We call His presence in this Holy Sacrament a spiritual presence, not as if ‘spiritual’ were but a name or mode of speech.

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About Cardinal John Henry Newman

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A Guide to John Henry Newman will interest educated readers and professors alike, and serve as a text for college seminars for the purpose of studying Newman.

Review by Catherine Maybanks
(Catholic Herald, April 1, 2023)

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Fr Peter Conley takes us on an exciting journey into the spirituality and inner life of Saint John Henry Newman.
 

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Endorsement by Neyra Blanco (Amazon)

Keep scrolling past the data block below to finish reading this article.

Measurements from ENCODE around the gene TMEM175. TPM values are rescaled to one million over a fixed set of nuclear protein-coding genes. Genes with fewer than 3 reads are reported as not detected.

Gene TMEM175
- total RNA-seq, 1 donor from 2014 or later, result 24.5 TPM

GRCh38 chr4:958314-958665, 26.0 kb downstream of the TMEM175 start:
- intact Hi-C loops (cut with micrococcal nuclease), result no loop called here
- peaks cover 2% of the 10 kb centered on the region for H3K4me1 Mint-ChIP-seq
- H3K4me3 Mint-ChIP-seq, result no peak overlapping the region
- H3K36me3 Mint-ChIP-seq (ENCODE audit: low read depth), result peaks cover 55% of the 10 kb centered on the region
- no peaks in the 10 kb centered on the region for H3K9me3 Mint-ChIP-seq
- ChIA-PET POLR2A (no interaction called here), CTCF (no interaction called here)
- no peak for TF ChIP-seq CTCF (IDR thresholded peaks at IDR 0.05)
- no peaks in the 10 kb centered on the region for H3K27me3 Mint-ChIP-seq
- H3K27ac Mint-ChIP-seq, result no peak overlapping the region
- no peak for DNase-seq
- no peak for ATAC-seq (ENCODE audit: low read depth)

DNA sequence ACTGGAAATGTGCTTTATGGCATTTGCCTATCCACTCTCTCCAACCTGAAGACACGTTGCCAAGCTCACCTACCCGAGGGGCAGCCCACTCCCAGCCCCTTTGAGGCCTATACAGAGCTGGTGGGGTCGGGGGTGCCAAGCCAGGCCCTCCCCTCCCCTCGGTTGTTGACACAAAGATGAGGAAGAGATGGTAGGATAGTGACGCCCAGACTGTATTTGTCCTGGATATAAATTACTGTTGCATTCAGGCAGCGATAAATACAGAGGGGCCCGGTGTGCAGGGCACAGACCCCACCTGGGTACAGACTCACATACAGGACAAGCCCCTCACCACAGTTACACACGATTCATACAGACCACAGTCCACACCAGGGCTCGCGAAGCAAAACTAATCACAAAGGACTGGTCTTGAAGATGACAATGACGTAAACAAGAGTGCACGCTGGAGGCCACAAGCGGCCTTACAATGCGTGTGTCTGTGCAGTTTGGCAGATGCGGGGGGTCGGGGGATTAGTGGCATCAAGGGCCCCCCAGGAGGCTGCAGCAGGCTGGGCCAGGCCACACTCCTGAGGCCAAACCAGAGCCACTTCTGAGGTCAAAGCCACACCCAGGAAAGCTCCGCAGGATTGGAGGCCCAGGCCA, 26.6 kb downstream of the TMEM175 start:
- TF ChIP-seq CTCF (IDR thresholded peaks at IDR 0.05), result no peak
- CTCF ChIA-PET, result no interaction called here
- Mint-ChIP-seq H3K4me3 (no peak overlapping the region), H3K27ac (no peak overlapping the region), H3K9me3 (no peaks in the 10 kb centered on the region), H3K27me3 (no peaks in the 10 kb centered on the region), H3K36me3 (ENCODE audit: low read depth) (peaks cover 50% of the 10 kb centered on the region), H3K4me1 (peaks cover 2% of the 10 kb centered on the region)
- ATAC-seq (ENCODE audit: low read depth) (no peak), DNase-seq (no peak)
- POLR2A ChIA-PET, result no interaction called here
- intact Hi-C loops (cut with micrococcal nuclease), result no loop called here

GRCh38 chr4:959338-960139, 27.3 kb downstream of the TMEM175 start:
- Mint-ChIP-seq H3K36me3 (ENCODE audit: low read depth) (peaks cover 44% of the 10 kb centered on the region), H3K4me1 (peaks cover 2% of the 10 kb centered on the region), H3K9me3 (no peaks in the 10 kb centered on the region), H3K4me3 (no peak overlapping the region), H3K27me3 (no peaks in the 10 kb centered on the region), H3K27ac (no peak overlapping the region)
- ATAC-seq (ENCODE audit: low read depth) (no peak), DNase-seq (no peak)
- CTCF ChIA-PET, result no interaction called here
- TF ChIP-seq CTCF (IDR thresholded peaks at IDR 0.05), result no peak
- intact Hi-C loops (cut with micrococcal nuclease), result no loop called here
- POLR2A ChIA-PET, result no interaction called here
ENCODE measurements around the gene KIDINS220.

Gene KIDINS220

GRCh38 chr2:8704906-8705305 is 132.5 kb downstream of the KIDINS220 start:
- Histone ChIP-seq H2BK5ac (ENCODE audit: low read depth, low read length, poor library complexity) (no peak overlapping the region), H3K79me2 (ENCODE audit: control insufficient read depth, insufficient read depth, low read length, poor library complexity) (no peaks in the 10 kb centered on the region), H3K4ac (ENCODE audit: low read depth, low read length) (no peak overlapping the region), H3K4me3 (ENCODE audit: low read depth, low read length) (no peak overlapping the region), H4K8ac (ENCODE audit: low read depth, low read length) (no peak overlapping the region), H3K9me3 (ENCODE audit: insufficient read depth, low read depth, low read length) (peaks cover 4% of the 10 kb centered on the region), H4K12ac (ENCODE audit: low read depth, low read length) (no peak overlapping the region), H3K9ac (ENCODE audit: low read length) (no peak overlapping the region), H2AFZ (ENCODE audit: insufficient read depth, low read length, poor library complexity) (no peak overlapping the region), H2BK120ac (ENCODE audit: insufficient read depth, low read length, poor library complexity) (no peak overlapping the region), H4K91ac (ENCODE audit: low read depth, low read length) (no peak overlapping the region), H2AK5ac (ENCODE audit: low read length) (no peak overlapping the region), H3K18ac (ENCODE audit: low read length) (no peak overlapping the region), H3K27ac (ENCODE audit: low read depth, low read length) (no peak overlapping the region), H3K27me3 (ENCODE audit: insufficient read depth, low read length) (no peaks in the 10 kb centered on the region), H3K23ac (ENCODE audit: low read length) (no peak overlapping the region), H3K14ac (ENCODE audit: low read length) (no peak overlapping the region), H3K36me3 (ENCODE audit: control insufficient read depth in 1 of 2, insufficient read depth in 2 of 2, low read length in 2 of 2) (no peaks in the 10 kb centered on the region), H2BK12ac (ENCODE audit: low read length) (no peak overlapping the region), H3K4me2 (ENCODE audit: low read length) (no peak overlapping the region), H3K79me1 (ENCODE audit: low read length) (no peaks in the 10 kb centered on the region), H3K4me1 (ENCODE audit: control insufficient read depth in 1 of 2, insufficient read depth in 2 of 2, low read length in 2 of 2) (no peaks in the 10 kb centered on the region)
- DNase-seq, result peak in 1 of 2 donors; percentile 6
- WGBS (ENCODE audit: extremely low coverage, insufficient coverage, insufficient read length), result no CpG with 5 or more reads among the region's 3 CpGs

I bought this book for my son and he loved it, he wrote this review and urged my to submitted: “I think this book has a very beautiful message, because it shows how the young Newman was so determined to achieve his dream of becoming a priest, but even after his dream he continued to work in the church with passion until the day he died, it’s so admirable that even Newman so old and so weak still had that urge to continued his work of being a priest. And the book is well written with words not too complicated with very enjoyable texts and well illustrated pictures. I highly recommend this book for a 5th grader.  

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What is a Classical Liberal Arts Education? Why is it so important for the development of a person?

Fr. Juan R. Vélez answers these and more questions you might have about University Education in the 21st century. This book is aimed for parents, prospective University students, and educators. It will help you discern why adding Liberal Arts electives to your education will help it form it better, and help the student learn to reason, and not just learn.